O'GRADY:  This is why he was the best choice to be the House speaker, because he understands the tactical problem, the longer-term strategy.  We want to win, we need more Senators.  We need to get the White House.  And so he tells his team, this is what we need.  And, short term, these are the tactics we have to follow.  That's what the Republicans have been sailing on.  That's what broke apart the Republican Party in the House, was this failure to understand that the tactics for them are much different than the strategy?  

GIGOT:  Kim, can he get enough people behind him, particularly there's a lot of people on the right out there who have a vested -- not so much in Congress but outside -- who have a vested interest in attacking Republicans because it helps them with their ratings or their website.  Can Ryan unite the Republican Party enough here the next 16 months?  

STRASSEL:  He has been very smart about how he's done this so far.  Remember, he set back, he waited back for them to basically ask him, beg him, to come and do this, because everything was such a mess, and he gave it some thought and he did.  He has gone into that speech that he was very much talking about how there's almost a duty for the House to be -- to work again and for people to unite behind him.  So he's exerting a lot of pressure on these Republicans who have caused so much trouble and have not seemed to realize there are limits to what you can get done with the Democratic White House.  And so, I mean, I think he's got a better shot than anyone.  Some of this is going to come out the first couple of weeks, whether or not they can unite around a few things and score some victories.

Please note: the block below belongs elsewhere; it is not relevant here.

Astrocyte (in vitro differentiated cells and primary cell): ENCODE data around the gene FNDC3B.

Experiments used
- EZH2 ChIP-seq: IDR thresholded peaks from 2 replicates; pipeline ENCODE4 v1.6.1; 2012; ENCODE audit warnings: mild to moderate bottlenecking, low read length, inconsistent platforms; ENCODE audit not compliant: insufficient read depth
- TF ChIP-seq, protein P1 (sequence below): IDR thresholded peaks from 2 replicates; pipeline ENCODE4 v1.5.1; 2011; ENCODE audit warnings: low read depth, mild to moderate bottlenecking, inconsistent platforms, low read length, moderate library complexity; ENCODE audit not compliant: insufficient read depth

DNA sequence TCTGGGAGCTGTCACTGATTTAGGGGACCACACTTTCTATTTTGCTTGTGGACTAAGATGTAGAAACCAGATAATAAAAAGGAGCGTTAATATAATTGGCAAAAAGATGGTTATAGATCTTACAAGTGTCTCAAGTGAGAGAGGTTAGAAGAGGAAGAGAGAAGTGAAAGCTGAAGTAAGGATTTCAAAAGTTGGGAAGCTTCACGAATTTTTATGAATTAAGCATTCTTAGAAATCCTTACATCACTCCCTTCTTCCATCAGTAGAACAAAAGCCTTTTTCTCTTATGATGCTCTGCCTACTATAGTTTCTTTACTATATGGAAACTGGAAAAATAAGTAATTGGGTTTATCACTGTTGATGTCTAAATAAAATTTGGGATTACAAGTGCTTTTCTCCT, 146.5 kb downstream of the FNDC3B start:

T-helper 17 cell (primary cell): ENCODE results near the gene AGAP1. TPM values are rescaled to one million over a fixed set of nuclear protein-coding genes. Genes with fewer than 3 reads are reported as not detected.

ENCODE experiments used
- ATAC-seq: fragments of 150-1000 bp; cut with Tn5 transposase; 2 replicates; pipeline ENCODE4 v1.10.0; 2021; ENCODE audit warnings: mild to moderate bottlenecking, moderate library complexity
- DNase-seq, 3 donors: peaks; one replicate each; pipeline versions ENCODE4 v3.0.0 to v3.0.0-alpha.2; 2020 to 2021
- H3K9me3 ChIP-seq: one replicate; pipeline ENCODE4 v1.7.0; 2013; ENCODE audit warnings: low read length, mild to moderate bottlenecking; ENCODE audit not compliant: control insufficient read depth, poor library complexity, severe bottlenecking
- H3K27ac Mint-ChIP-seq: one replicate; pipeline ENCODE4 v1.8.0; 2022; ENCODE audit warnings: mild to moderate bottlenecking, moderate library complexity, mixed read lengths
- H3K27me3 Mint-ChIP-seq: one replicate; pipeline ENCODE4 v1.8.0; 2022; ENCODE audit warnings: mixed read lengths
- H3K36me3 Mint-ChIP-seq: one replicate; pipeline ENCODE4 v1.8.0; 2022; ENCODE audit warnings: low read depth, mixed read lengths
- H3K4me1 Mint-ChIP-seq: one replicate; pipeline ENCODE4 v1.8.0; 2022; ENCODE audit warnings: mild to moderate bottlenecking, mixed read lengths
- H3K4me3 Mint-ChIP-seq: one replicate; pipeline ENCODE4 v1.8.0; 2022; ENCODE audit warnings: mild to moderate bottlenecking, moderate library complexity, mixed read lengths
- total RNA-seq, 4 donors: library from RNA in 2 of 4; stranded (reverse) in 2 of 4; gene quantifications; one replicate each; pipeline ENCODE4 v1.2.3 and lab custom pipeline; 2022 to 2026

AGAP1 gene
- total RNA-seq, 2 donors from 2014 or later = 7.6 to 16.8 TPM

GIGOT:  Here's the irony, James.  If the Congress is ineffective, dysfunctional, you know who it empowers?  Not conservatives.  The president of the United States.  

FREEMAN:  Yeah.

GIGOT:  Liberals.  In a way, Republicans, conservatives, really should want Ryan and the House to work, even if you don't get everything you want, because otherwise, the executive is going to run away with the government.  

FREEMAN:  Right.  But they do want some things.  His predecessor obviously on the way out the door enabled the latest Obama spending binge.  But I think a good early test for Ryan, because he can make the case, is to try to get some policy changes in these year-end appropriations bills.  The spending is going to happen.  We have to live with that.  But I think he can work on policy now.  And then basically, all of next year, putting out the message that's going to potentially make Hillary Clinton uncomfortable.